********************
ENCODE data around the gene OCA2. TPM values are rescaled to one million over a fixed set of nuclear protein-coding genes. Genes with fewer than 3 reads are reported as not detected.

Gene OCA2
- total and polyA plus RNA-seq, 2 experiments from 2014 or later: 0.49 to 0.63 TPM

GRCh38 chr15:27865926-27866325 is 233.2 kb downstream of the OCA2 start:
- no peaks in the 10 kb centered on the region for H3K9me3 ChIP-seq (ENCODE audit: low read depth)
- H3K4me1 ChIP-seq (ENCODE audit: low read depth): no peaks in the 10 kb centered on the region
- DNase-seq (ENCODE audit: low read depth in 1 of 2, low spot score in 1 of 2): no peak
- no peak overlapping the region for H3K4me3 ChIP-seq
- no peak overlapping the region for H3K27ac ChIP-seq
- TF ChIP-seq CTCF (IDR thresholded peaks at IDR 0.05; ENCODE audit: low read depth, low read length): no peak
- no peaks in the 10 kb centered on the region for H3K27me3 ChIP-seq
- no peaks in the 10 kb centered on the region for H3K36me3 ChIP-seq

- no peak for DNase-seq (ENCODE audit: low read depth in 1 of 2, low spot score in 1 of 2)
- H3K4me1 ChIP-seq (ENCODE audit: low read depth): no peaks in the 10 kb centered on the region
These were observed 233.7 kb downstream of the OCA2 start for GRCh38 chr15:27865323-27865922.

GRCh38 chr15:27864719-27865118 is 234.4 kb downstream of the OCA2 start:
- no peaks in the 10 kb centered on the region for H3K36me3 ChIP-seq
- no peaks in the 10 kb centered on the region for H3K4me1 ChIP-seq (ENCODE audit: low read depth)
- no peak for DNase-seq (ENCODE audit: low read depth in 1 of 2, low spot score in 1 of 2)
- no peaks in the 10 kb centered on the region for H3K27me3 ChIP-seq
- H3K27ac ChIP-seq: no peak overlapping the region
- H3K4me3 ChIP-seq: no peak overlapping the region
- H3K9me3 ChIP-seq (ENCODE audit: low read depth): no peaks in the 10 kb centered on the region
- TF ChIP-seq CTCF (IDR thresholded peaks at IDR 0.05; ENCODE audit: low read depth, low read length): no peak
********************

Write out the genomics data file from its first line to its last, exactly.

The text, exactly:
ENCODE data around the gene OCA2. TPM values are rescaled to one million over a fixed set of nuclear protein-coding genes. Genes with fewer than 3 reads are reported as not detected.

Gene OCA2
- total and polyA plus RNA-seq, 2 experiments from 2014 or later: 0.49 to 0.63 TPM

GRCh38 chr15:27865926-27866325 is 233.2 kb downstream of the OCA2 start:
- no peaks in the 10 kb centered on the region for H3K9me3 ChIP-seq (ENCODE audit: low read depth)
- H3K4me1 ChIP-seq (ENCODE audit: low read depth): no peaks in the 10 kb centered on the region
- DNase-seq (ENCODE audit: low read depth in 1 of 2, low spot score in 1 of 2): no peak
- no peak overlapping the region for H3K4me3 ChIP-seq
- no peak overlapping the region for H3K27ac ChIP-seq
- TF ChIP-seq CTCF (IDR thresholded peaks at IDR 0.05; ENCODE audit: low read depth, low read length): no peak
- no peaks in the 10 kb centered on the region for H3K27me3 ChIP-seq
- no peaks in the 10 kb centered on the region for H3K36me3 ChIP-seq

- no peak for DNase-seq (ENCODE audit: low read depth in 1 of 2, low spot score in 1 of 2)
- H3K4me1 ChIP-seq (ENCODE audit: low read depth): no peaks in the 10 kb centered on the region
These were observed 233.7 kb downstream of the OCA2 start for GRCh38 chr15:27865323-27865922.

GRCh38 chr15:27864719-27865118 is 234.4 kb downstream of the OCA2 start:
- no peaks in the 10 kb centered on the region for H3K36me3 ChIP-seq
- no peaks in the 10 kb centered on the region for H3K4me1 ChIP-seq (ENCODE audit: low read depth)
- no peak for DNase-seq (ENCODE audit: low read depth in 1 of 2, low spot score in 1 of 2)
- no peaks in the 10 kb centered on the region for H3K27me3 ChIP-seq
- H3K27ac ChIP-seq: no peak overlapping the region
- H3K4me3 ChIP-seq: no peak overlapping the region
- H3K9me3 ChIP-seq (ENCODE audit: low read depth): no peaks in the 10 kb centered on the region
- TF ChIP-seq CTCF (IDR thresholded peaks at IDR 0.05; ENCODE audit: low read depth, low read length): no peak